This week we’ve set the Wayback Machine to 1894: We’re reading a Kate Chopin story, “The Story of an Hour,” which was originally published in December 1894, in Vogue magazine, as “The Dream of an Hour.” Considering its very short length, the story has a surprising number of plot twists, including one that may have been tacked on to appease the story’s publishers.
We also talk about a variety of other things going on in 1894, including a whole lot of labor unrest. The 1890s are sometimes referred to as “the gay 90s,” and the decade generally marks the beginning of America’s progressive era, but in dipping into the events of the year we have to conclude that 1894 was neither gay nor particularly progressive. We talk about the Pullman strikes, an even more violent labor uprising in Italy, and an anarchist in Paris who killed one, and injured twenty, when he lit a bomb in a train-station cafe.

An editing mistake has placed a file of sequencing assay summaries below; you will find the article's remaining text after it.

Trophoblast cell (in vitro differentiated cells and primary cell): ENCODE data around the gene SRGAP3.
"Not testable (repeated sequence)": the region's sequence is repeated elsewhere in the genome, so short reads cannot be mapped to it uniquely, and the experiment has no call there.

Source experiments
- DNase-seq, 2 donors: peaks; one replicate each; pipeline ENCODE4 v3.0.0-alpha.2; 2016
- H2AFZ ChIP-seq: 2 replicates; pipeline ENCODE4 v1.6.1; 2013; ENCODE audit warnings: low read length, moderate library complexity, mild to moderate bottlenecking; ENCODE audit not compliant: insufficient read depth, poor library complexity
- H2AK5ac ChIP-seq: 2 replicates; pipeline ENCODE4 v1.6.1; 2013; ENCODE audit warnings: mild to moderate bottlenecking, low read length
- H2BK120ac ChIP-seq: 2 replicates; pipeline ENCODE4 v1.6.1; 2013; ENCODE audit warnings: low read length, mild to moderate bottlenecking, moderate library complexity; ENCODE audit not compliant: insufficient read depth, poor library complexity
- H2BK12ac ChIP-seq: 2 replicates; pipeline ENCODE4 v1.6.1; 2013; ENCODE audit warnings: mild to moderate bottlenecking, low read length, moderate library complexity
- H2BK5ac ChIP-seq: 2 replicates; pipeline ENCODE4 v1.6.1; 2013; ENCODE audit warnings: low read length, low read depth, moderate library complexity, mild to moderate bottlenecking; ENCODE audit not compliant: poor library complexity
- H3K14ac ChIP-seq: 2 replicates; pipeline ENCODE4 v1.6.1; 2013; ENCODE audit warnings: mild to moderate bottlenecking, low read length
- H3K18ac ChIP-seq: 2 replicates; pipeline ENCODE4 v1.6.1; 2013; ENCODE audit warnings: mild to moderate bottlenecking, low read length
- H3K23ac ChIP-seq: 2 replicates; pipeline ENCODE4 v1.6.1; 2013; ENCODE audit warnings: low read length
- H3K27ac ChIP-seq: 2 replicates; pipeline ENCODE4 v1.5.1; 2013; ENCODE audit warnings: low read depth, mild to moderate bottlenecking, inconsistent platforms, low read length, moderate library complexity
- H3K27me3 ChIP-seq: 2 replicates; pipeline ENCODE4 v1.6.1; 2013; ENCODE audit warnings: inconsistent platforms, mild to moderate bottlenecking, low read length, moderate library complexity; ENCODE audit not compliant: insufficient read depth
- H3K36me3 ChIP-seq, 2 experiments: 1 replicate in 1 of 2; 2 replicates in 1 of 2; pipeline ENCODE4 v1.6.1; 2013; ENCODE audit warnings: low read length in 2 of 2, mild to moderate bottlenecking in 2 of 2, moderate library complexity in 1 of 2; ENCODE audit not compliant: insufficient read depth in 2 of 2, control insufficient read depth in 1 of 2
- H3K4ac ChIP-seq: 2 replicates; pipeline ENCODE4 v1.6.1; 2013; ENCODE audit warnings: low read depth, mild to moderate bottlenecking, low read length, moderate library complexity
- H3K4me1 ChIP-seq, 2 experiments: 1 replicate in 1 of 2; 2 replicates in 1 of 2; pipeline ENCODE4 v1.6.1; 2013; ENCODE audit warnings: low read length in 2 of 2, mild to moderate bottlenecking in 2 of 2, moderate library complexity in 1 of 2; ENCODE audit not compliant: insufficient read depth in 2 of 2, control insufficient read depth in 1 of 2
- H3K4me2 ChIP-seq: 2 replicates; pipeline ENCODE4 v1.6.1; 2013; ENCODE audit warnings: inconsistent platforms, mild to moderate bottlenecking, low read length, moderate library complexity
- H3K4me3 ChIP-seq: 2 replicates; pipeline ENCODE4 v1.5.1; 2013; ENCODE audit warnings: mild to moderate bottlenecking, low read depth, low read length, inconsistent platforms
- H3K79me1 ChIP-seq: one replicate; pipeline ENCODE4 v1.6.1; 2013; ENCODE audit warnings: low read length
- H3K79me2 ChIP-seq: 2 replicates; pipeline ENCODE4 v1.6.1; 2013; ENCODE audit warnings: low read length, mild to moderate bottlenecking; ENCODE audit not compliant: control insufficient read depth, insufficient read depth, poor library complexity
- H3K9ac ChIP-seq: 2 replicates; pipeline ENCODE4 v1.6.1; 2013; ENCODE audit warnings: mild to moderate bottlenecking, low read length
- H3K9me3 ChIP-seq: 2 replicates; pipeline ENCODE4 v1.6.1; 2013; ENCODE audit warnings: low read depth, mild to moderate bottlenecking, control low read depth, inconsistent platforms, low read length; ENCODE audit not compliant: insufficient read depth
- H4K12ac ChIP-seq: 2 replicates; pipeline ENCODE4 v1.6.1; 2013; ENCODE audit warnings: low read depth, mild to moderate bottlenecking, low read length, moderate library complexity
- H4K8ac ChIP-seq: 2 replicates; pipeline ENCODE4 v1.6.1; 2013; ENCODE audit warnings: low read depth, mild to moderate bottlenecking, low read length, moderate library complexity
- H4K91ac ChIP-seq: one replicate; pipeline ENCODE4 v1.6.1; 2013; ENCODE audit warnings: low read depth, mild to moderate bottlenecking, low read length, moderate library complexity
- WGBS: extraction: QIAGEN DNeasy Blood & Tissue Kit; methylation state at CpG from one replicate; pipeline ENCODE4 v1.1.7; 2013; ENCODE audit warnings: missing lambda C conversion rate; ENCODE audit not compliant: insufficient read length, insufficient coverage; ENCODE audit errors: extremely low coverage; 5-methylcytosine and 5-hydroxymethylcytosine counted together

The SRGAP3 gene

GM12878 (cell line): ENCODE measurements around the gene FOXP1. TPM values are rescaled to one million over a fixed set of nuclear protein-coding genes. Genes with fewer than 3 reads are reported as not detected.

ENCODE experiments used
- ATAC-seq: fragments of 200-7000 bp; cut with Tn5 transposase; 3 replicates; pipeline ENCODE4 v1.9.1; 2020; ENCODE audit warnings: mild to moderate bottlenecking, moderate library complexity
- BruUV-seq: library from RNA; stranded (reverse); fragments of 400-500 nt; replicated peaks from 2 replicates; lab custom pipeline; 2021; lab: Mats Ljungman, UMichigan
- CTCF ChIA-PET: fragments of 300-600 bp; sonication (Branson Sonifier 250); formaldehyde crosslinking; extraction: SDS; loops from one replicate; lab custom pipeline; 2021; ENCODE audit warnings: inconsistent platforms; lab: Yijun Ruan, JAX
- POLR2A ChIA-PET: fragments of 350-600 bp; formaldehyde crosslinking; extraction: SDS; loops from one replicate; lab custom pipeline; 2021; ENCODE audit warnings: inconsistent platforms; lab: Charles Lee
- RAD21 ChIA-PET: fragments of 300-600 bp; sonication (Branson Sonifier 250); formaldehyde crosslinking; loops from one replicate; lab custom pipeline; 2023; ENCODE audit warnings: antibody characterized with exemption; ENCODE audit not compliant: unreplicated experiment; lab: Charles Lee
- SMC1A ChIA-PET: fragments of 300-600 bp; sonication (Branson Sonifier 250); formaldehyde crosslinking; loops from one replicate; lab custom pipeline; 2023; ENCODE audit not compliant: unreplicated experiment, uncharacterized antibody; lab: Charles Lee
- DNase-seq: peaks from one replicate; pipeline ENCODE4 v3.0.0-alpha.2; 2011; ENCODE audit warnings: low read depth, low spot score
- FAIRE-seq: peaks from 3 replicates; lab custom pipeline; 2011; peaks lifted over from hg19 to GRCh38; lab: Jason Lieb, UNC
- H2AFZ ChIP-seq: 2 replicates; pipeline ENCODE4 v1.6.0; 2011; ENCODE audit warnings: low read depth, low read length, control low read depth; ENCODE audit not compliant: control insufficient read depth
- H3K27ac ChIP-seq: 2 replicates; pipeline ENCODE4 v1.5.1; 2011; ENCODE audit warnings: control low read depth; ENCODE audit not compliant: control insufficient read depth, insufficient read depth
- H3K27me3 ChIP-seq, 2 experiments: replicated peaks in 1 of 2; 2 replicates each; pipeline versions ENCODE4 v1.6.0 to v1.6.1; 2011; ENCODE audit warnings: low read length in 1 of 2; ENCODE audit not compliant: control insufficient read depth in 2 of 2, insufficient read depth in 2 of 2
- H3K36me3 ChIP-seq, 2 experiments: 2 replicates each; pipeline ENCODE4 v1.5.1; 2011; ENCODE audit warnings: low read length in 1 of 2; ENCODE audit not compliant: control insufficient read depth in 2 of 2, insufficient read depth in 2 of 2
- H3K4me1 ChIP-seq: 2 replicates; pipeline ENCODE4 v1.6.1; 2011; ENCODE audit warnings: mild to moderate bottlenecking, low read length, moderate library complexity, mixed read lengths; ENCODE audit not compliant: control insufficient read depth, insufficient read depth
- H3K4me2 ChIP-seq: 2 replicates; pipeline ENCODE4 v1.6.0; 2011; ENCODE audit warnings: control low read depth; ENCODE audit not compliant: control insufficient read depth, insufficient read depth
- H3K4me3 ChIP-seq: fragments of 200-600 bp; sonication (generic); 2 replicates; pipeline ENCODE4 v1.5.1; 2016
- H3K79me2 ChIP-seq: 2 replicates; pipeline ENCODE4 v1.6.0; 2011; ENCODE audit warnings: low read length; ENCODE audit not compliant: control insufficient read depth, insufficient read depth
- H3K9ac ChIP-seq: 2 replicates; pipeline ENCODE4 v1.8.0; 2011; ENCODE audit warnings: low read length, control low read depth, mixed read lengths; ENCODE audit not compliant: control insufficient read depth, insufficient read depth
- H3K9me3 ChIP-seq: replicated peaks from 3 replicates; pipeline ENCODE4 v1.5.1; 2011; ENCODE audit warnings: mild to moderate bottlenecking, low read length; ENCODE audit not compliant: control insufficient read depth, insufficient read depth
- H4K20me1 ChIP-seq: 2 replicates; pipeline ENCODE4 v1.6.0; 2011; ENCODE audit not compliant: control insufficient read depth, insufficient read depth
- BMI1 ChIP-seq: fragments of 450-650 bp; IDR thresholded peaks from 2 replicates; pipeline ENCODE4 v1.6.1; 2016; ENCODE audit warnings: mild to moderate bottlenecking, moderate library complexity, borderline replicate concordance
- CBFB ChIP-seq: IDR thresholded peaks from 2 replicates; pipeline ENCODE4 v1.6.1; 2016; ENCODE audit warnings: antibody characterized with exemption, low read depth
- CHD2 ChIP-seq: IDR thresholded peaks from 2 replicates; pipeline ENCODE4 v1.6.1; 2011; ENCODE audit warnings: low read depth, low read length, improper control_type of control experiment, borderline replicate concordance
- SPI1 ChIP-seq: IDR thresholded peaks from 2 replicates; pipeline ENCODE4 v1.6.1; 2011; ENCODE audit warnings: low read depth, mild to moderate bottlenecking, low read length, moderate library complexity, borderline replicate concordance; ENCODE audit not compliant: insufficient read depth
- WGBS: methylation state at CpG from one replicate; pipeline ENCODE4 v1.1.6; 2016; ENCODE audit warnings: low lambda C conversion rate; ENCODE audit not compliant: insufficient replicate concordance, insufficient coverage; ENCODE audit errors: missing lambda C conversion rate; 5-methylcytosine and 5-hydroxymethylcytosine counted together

You can read the full text of Emile Henry’s interrogation, and his courtroom defense, via the archives at Marxists.org. Here’s a link to a 2009 BBC article considering whether Henry was the first modern terrorist.
We also talk this week about George W. Johnson, one of the first widely popular African American recording artists, whose name is still unfamiliar to most. You can listen to “The Laughing Song” and (the unfortunately titled) “The Whistling Coon” via archive.org.
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